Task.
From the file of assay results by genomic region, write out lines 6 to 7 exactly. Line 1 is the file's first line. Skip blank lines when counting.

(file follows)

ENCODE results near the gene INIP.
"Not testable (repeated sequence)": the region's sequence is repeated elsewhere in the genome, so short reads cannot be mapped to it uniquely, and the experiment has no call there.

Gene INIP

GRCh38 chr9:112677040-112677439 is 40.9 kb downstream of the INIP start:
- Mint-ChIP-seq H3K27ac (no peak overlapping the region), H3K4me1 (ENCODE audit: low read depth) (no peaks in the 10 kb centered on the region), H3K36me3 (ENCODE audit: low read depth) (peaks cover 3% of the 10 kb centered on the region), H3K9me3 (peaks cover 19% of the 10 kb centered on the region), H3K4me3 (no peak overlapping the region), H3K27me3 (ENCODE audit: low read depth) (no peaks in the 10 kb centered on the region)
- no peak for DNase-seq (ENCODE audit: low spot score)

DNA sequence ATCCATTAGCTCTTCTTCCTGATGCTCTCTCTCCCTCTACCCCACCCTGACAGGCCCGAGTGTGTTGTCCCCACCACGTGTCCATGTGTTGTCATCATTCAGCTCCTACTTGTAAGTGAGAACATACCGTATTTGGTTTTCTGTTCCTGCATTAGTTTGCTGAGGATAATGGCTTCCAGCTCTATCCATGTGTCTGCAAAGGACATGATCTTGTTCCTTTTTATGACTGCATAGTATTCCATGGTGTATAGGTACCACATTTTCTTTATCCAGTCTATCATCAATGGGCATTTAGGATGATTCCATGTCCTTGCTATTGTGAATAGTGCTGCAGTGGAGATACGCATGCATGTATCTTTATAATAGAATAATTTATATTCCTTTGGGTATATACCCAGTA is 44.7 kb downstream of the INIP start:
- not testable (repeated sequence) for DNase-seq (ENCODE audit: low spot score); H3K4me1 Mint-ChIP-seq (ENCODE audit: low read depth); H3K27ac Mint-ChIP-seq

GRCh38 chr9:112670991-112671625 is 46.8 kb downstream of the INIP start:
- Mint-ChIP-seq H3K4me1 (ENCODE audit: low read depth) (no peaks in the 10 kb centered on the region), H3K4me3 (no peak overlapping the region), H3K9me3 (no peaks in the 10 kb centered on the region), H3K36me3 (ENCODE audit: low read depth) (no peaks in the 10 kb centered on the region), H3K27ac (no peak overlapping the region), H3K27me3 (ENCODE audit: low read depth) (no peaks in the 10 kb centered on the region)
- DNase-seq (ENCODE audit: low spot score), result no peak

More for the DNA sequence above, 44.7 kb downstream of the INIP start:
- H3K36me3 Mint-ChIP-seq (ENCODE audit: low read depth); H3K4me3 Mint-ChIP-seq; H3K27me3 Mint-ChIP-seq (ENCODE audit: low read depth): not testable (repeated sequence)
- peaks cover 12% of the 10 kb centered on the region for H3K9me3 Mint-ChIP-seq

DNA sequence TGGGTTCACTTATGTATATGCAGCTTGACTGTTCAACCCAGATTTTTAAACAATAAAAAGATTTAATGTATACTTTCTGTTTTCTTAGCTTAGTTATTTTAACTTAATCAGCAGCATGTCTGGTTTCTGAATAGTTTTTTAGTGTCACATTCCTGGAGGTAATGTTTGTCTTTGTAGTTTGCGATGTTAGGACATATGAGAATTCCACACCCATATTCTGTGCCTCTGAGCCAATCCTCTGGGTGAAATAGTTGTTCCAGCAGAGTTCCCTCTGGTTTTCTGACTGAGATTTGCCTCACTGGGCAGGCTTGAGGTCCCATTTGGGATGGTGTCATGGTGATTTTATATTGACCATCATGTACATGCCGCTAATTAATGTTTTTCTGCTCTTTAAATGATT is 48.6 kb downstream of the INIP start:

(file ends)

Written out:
- no peak for DNase-seq (ENCODE audit: low spot score)

DNA sequence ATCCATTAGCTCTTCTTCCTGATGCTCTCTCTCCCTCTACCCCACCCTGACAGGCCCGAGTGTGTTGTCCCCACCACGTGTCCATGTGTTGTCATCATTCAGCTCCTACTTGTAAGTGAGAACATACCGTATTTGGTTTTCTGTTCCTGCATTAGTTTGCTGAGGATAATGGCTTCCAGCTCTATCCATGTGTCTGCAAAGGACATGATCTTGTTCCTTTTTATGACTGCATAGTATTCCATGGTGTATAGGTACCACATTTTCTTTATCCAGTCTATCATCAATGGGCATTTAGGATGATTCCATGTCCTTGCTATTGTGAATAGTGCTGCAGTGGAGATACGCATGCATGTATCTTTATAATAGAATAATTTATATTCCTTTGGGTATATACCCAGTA is 44.7 kb downstream of the INIP start: